When it comes to installing sinks, faucets, and other plumbing fixtures, there are various rules to abide by. These guidelines are in place for a reason, and failing to comply may lead to adverse effects. So, if you’re DIYing your kitchen sink installation, there are a few things to keep in mind, namely venting.
While venting the sink may seem like an unnecessary step, it’s actually an essential part of the process to avoid issues.
What Is A Vent?
Venting is a necessary part of any kitchen sink. In homes with easy access to an external vent pipe, which encompasses most houses, the drain line for each sink extends straight back into the wall horizontally, where it fits into a sanitary tee.
The tee is set up with one outlet extending downward into a vertical drain line and the other stretching upward into a vent system with access to the outside air. The fresh air releases sewer gases and escorts fresh air into the system to drain water quickly. However, not all homes have quick and easy access to an external vent pipe.
Homes without easy access to an external vent pipe may use an air admittance valve. The air admittance valve (AVV), also known as an auto vent, is a device that attaches to the fixture drain pipe. The AVV’s mechanism opens up to allow room air into the drain under the negative pressure force. This negative pressure is the result of water flowing through the drain.
The vent helps prevent clogging and promotes the free flow of water and liquids from the sink. In addition, venting the sink allows air to enter behind the water flowing out. This helps prevent debris, fats, and oils from clinging to the wall of the drain.
As a general rule of thumb, you should try to vent the sink through the roof or attic. This allows the cases to rise over and away from your kitchen. When you vent the sink out of the attic or roof, ensure the vent’s exit remains at least six inches above the roofline. Gas may seep back into your house via openings (like the window) if it isn’t.
This isn’t always possible in some cases, so venting it through the wall is the only option.
What Happens If You Don’t Vent A Sink?
So, while a vent helps prevent clogs and promote the free flow of water and liquid down the drain, is it really necessary? Well, if you want your sink to drain correctly, then, yes, it is. If you don’t have one, the negative pressure resulting from draining water flow can suck water out of the drain trap. This allows sewer gases to enter your home.
Additionally, the vent is necessary to move wastewater successfully out of your system. Poorly-vented systems will have a tough time effectively moving wastewater and solid waste out of your home.
Without a venting system, you may smell sewer odors and notice slow drainage from your kitchen sink. So, for optimal function, a vent on your kitchen sink is essential.
How Do You Vent A Kitchen Sink?
According to the plumbing code, the specific requirements vary based on the pipe size and placement of sink vents. However, the general concept remains the same. Here are the steps for venting a kitchen sink.
Find The Correct Spot For The Vent
You need to install the vent between where the waste line leading away from the trap drops to the sewer and the P-trap of the sink drops. The length (in feet) between the vent and the trap should equal two times the diameter (in inches) of the waste line.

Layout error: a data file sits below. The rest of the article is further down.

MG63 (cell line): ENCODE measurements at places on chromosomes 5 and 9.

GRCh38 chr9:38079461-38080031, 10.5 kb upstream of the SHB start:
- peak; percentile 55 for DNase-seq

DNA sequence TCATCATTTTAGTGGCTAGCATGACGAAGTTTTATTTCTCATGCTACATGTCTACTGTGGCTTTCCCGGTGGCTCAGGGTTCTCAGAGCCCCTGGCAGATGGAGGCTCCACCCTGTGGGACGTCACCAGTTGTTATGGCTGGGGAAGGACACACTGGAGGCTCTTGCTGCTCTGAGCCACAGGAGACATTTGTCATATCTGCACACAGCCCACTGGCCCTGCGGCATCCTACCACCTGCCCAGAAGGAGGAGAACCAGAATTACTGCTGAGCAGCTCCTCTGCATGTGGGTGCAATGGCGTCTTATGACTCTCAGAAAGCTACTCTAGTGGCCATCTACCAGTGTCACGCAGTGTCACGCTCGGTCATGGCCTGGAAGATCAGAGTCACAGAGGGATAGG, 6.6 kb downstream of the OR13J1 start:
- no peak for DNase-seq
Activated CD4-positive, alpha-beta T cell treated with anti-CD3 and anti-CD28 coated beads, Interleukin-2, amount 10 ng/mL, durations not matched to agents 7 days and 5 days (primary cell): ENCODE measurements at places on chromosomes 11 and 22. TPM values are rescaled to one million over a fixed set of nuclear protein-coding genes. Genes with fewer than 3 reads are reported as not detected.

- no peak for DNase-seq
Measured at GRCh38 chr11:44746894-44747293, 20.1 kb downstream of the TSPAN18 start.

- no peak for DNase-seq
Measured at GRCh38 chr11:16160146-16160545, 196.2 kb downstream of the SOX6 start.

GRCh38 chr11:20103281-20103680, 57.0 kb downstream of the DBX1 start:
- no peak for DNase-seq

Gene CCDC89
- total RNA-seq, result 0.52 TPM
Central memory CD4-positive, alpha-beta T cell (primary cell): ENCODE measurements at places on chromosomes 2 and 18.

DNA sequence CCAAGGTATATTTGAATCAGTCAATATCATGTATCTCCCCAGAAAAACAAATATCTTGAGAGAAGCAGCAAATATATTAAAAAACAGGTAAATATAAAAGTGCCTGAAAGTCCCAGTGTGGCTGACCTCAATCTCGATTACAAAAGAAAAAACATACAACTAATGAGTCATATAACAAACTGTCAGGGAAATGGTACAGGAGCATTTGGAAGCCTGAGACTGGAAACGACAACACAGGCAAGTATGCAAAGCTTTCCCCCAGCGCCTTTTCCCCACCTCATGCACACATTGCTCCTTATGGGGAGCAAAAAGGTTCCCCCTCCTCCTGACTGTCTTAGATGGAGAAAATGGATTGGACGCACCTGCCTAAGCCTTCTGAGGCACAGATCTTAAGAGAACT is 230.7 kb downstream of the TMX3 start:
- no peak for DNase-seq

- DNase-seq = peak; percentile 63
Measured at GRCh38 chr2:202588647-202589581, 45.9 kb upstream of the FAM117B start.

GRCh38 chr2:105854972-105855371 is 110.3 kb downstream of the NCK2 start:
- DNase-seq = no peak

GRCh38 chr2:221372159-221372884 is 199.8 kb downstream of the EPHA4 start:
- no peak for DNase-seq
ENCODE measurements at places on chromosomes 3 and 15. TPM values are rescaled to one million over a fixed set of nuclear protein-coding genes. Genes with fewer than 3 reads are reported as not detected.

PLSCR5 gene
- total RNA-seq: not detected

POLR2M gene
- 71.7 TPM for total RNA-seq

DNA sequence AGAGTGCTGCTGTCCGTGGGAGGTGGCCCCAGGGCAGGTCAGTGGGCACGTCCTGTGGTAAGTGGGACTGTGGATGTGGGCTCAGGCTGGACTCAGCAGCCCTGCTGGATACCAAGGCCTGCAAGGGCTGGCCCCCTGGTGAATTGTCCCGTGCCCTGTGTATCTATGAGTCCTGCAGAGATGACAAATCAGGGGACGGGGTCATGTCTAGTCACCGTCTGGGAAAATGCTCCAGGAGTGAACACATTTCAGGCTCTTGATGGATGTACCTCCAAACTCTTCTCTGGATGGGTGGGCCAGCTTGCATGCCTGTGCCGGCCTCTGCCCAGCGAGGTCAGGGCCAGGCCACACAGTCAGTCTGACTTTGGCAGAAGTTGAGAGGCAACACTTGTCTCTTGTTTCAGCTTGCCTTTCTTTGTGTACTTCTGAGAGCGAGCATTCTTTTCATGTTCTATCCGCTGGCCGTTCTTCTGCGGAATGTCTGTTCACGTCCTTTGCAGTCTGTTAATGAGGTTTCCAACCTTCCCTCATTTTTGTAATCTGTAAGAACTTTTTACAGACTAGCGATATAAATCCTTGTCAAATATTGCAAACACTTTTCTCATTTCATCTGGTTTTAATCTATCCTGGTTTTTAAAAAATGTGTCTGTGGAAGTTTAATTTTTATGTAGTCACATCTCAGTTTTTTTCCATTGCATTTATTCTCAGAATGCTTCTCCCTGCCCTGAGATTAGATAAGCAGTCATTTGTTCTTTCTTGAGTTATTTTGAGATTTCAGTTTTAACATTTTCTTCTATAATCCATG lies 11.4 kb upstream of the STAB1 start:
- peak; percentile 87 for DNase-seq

So, if the waste line diameter is 1 ¼ inch, the vent should be no more than 2 ½ feet from the trap.
Attach The Sanitary Tee
Next, use plastic pipe cement to attach a sanitary tee to the waste line. Attach the tee at the point where the vent will be connected. If the point is within a critical distance, you can place it where the waste line drops vertically.
In this case, glue the waste line to the perpendicular tee port, ensuring the sweep faces down.
The parallel ports should face up and down.
On the other hand, if you want to install the vent before the waste line drops vertically, adjust the orientation of the tee. Once you glue the parallel port to the waste line, continue the waste line from another parallel port. Ensure you angle the sweep away from the drain, facing the perpendicular port up.
Attach The Pipe
Once you attach the sanitary tees, the next step involves connecting the necessary pipes. Glue 1 ¼ inch PVC pipe to the port of the tee facing upwards. If these options work better, you can also use 1 ½ or 2-inch pipes.
You can tie the pipe to existing vents, but bringing the pipeline through the roof is ideal. If necessary, you may need to vent the line through the wall. Every scenario is different, so the proper course of action varies.
Route The Pipe
Once the pipe beneath the sink is attached, route it to where it needs to go. If you have an existing vent, route it through the walls to meet up with this line. Ensure the pipe doesn’t slope downwards at any point. Try to keep the pipe angled at a rise or completely horizontal.
Using a hacksaw, cut the existing vent pipe. Ensure the sweep angle remains up and the perpendicular port of the pipe faces the new vent line. Then, glue it into a sanitary tee.
How Do You Vent A Kitchen Sink Beneath A Window?
Venting a kitchen sink without a window above it is reasonably straightforward, especially if you connect the pipe to an existing vent line. However, if you have a window above your kitchen sink, venting it will be a bit trickier.
You’ll have to run the vent horizontally until it clears the window. The slope cannot angle downwards, so a slight upward slope is a better idea. The route should return vertical once the window isn’t in the way.